top of page
Image by Sergio Sala



The role of tourism at heritage sites in SE Asia affected by effects of global warming

Global warming and world heritage sites

Global warming is increasingly becoming a threat to many tourist attractions and climate change effects are putting many UNESCO World Heritage Sites at risk, according to Earth Org. The same source added that Greenland’s Ilulissat Icefjord is an example of the effects of climate change; part of it is experiencing melting predominantly due to global warming. Sea level rise, linked to global warming, is also threatening sites located at coastal areas or those near the sea.

Global warming and rising sea levels potentially create different impacts on different heritage sites; cultural sites (walls, monuments, palaces) and natural sites (national parks, volcanoes, hills, lakes). Identifying what the impacts are, and its deeper implications, seems to be next important thing for some in the tourism industry.

UNESCO implied that sites affected by climate related issues often have with them monitoring, mitigation and adaptation processes, and that the impacts of climate change are also on human societies and cultural diversity. Thus, the impacts are not just on the sites themselves; consider the fact that there are local communities, indigenous and non-indigenous, living within or near some world heritage sites who may see their culture and heritage at risk. For example, when they relocate due to climate crises and when they have to look for alternatives to things related to their daily living or culture and heritage because what they were used to is no longer available. 

Southeast Asia is home to many ethnic groups affected by global warming and rising sea levels.

9.6 million people in Southeast and East Asia were displaced due to cyclones, floods and typhoons. We need to consider that these also possibly affect world heritage sites. According to The ASEAN Post, there are three UNESCO World Heritage sites in Southeast Asia that have been affected by climate change. Vietnam’s Hoi An Ancient Town with its 1,100 wood-framed buildings is one of them. The very well-preserved Far Eastern trading port, which mainly sits no more than two metres above sea level, is prone to flooding and will worsen considerably with global warming and rising sea levels.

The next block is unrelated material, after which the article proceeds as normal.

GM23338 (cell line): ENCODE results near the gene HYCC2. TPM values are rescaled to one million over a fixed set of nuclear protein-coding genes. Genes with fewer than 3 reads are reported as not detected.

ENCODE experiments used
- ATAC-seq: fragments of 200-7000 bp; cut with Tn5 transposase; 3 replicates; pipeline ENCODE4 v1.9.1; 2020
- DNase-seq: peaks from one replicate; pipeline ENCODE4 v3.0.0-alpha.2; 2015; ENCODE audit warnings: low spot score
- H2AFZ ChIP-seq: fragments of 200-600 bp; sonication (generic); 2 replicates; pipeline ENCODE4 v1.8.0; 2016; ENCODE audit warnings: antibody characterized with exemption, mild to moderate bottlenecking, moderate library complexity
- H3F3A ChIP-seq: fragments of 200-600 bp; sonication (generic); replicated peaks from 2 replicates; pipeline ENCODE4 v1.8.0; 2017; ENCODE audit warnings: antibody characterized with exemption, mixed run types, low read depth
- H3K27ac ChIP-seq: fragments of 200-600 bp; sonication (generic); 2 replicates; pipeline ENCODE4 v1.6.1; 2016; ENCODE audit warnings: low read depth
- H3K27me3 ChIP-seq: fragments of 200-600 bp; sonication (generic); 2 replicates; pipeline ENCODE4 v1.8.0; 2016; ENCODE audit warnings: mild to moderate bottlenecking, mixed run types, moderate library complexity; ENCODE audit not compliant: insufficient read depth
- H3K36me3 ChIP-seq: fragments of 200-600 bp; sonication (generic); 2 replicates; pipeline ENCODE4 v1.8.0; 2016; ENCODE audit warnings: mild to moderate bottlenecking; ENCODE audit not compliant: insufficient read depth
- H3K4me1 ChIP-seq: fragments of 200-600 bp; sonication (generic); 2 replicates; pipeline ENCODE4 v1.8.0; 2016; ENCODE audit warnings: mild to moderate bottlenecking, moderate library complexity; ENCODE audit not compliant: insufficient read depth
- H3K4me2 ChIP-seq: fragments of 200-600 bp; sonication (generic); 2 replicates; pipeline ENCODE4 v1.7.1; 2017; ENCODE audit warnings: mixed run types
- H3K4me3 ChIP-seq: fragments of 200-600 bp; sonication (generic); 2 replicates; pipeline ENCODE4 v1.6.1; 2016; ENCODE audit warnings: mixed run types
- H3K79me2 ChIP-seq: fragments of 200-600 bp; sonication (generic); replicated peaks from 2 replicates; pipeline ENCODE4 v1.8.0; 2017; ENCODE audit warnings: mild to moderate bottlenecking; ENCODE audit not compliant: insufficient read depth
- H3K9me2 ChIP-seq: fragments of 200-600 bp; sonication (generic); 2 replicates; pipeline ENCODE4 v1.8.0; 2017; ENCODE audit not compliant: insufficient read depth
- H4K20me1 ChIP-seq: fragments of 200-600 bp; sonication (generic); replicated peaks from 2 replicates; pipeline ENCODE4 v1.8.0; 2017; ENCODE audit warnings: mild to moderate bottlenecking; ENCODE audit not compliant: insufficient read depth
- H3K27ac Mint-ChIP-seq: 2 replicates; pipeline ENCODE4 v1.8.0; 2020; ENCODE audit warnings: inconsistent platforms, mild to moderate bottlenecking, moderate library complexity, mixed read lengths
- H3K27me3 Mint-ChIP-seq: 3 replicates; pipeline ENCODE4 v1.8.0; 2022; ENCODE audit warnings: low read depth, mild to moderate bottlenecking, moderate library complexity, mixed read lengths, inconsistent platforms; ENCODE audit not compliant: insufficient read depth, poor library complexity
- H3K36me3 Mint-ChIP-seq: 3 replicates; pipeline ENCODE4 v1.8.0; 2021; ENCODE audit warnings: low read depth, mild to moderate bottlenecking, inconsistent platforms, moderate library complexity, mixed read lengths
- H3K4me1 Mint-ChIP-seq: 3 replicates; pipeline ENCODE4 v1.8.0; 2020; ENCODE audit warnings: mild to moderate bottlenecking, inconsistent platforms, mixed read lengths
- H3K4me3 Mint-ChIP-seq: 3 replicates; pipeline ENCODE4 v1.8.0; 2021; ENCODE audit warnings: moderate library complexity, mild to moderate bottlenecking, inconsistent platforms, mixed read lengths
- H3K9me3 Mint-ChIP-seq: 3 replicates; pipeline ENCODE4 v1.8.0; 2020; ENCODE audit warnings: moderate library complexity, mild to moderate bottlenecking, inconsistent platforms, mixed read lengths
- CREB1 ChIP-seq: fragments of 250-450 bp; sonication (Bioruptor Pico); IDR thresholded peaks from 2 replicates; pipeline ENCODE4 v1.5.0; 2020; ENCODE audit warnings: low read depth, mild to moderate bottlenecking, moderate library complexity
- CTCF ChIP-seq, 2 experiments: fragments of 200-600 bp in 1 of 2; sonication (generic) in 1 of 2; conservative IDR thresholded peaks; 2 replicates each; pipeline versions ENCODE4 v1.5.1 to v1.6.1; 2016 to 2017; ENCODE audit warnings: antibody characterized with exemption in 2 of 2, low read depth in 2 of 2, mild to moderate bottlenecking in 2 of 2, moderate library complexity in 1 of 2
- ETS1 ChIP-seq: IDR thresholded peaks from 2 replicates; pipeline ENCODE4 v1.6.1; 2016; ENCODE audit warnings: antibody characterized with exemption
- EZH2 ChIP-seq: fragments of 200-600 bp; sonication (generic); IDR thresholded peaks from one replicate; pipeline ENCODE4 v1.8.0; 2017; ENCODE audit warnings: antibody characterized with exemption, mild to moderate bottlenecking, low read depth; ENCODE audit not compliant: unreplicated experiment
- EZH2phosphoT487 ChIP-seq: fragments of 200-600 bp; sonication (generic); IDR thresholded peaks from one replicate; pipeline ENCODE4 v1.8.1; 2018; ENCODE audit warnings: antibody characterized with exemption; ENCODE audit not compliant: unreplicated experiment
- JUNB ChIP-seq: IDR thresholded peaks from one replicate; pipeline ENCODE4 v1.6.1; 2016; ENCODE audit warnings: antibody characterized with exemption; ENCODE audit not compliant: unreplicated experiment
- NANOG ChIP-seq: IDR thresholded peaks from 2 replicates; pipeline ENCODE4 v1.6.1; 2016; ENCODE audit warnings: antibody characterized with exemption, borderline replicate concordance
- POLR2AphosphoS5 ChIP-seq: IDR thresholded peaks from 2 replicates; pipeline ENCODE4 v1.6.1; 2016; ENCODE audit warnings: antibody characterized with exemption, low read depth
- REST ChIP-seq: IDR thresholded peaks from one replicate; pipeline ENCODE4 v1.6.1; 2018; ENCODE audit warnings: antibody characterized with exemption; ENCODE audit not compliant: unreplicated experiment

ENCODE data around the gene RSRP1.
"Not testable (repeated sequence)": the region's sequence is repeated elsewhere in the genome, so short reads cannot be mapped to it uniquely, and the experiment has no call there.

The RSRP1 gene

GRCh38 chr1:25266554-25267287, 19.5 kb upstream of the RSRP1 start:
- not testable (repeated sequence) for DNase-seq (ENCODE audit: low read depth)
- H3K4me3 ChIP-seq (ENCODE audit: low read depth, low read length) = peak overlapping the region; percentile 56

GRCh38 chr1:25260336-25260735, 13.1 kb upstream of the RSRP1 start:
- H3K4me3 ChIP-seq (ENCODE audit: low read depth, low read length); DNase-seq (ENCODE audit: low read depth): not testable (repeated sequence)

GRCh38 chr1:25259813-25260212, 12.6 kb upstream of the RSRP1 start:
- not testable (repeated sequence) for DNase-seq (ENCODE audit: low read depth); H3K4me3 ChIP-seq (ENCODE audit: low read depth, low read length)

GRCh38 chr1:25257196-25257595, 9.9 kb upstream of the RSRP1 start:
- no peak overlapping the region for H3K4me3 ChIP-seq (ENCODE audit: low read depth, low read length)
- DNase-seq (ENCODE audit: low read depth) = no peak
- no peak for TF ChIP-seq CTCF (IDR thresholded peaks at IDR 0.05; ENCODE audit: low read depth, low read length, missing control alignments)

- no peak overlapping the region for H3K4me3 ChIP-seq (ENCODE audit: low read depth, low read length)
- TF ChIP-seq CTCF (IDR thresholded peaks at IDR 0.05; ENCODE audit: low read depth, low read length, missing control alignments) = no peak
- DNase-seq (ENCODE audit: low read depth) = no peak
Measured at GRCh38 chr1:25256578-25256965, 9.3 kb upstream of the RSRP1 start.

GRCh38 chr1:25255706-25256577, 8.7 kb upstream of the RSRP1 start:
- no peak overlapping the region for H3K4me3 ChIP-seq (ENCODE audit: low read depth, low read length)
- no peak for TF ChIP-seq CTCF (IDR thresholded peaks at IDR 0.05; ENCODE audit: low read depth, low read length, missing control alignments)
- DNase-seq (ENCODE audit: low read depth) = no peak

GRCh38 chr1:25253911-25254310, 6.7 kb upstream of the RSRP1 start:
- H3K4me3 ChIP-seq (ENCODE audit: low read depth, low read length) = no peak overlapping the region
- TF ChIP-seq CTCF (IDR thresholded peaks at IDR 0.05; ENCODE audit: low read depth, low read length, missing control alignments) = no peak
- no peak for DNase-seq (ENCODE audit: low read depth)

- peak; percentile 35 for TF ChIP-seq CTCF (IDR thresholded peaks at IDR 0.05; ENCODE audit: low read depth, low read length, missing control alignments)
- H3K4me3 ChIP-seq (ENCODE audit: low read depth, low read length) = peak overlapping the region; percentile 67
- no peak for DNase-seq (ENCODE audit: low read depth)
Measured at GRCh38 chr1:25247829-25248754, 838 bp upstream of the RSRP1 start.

The Philippines’ Cordilleras is another site affected by the climate crisis. Agriculture in that area has been affected by climate-induced natural disasters. Frequent and intense calamities have affected the farmers in the Cordilleras. The Cordillera mountain range is also the headwater to nine major river systems that provide irrigation to Luzon’s rice-producing areas.

Photo by VnExpress/Quynh Tran

Photo by VnExpress/Quynh Tran

Communities in danger of losing their culture and heritage

Recent research stated that managing environmental impacts and those of climate change on cultural heritage has become an important topic of consideration for many. Perhaps, it is not just the tangible but also the intangible part of cultural heritage. Physical erosion, wear and tear from the effects of the weather are causing heritage sites to be damaged; many such sites are the representation of the culture and heritage of groups of people or communities living near the sites.